Happy hours are definitely better — The fact that we have beer taps and snacks is amazing. When you work for a consultancy, you manage a portfolio of clients. It’s good because you get broader experience across different industries and business models, but you don’t have that consistency or continuity. That’s why I much prefer working in-house as you get to see how projects and initiatives make real changes to the business. Also, in my role, as I gain more knowledge of how our business operates, I can be a better advisor. You get to know the nuances and therefore, you’re actually able to drive change.
What do you think is the biggest misconception that people have about Risk & Audit?
That we’re the police and that people should be scared of us. Our role is really to provide an independent assessment on whether things are working or not and to give the senior leaders insight into how their business is being run. As such, we’re all working to the same objectives. If something’s not working, we can help work out how to resolve it or escalate to get the right resources to help fix it. It’s very much that we’re there to help and add value, as opposed to patrolling and policing.
What do you think makes a good leader?
There’s the obvious ones of having a clear vision and ambition, but I think the thing that makes you stand out as a good leader is compassion. In order to develop, people learn from making mistakes. Let people learn from their mistakes; don’t label them a failure. If you’re able to support people, they’re more likely to support you in your vision, and then it goes full circle. I think that’s one of things that I’d say distinguishes a good leader.
Are there any things that you might do differently within your career?
Of course. As I said, not everyone’s perfect. But I think the one thing that I would do more of is actually ask for advice. I worked with lots of really good leaders in the past and I never really used the opportunity to ask them questions that weren’t necessarily to do with my day-to-day. I should have made the time to ask, “how did you get to where you are? What tips do you have?” I wish I’d started doing this much earlier because it’s so valuable understanding how people have progressed in their own careers.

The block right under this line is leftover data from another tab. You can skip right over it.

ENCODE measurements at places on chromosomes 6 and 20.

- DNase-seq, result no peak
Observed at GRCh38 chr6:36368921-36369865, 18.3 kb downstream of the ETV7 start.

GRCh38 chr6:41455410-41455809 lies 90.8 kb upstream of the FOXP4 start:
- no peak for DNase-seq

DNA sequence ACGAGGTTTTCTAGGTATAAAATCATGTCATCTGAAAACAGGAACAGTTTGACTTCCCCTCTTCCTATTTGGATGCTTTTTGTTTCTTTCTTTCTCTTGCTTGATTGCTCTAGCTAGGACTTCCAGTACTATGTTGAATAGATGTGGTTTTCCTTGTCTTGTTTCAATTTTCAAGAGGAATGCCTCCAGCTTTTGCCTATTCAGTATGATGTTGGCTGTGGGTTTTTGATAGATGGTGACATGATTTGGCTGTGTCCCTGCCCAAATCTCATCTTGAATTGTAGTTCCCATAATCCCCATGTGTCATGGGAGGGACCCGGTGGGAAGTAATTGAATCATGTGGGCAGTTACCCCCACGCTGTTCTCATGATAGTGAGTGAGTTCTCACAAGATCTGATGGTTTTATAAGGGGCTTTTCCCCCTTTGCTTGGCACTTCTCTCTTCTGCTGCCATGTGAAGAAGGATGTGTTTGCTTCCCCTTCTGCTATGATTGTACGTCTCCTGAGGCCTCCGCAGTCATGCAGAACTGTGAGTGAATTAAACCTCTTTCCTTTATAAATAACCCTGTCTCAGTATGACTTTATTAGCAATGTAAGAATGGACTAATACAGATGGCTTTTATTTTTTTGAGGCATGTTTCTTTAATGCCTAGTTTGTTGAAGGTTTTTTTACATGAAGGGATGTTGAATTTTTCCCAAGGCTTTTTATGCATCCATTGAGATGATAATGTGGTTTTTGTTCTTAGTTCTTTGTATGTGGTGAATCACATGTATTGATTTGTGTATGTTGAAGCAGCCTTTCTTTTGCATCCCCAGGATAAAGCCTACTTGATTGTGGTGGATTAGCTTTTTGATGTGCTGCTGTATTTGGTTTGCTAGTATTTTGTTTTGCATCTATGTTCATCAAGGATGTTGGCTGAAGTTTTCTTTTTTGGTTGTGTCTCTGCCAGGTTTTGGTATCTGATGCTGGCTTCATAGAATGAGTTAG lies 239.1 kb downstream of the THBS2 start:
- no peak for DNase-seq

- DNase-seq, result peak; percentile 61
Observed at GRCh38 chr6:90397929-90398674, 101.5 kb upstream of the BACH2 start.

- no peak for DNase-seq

What’s one thing your co-workers would be surprised to learn about you?
Oh gosh. My family is a huge scuba diving family. We’re going cage diving with great white sharks in a couple of months. So I think the fact that I’m actually a secret thrill seeker on the side. Also people probably don’t know that I love horror films.
So, pivoting a little bit from work to life, you are definitely the most well-traveled person I have ever met. Have you kept a count of how many countries you’ve been to?
I have an app on my phone to keep track — it’s called BEEN. I counted up the other day and I have been to 64 countries out of 196 in the world. It’s still not enough though!
What have been some of your favorites?
Ecuador including a visit to the Galapagos! It was such a good vacation for me because I love scuba diving, as I said. It was the first time that I was out in the blue and a whale shark came towards me. The whale shark was probably bigger than this terrace. We also tagged on a few days in the Amazon rainforest. It was amazing to go and see all the monkeys in their natural habitat.
If your life had a motto, what would it be?
I think it would be, “You never know where you’re gonna have a good time.”
What would be your biggest piece of advice for young women as they’re coming up in their career?
Ask people who you respect for advice from early on and then don’t underestimate how those relationships can help you in the future. You don’t have to manufacture relationships with people for work purposes. You can just get to know them. Networking doesn’t need to be enforced.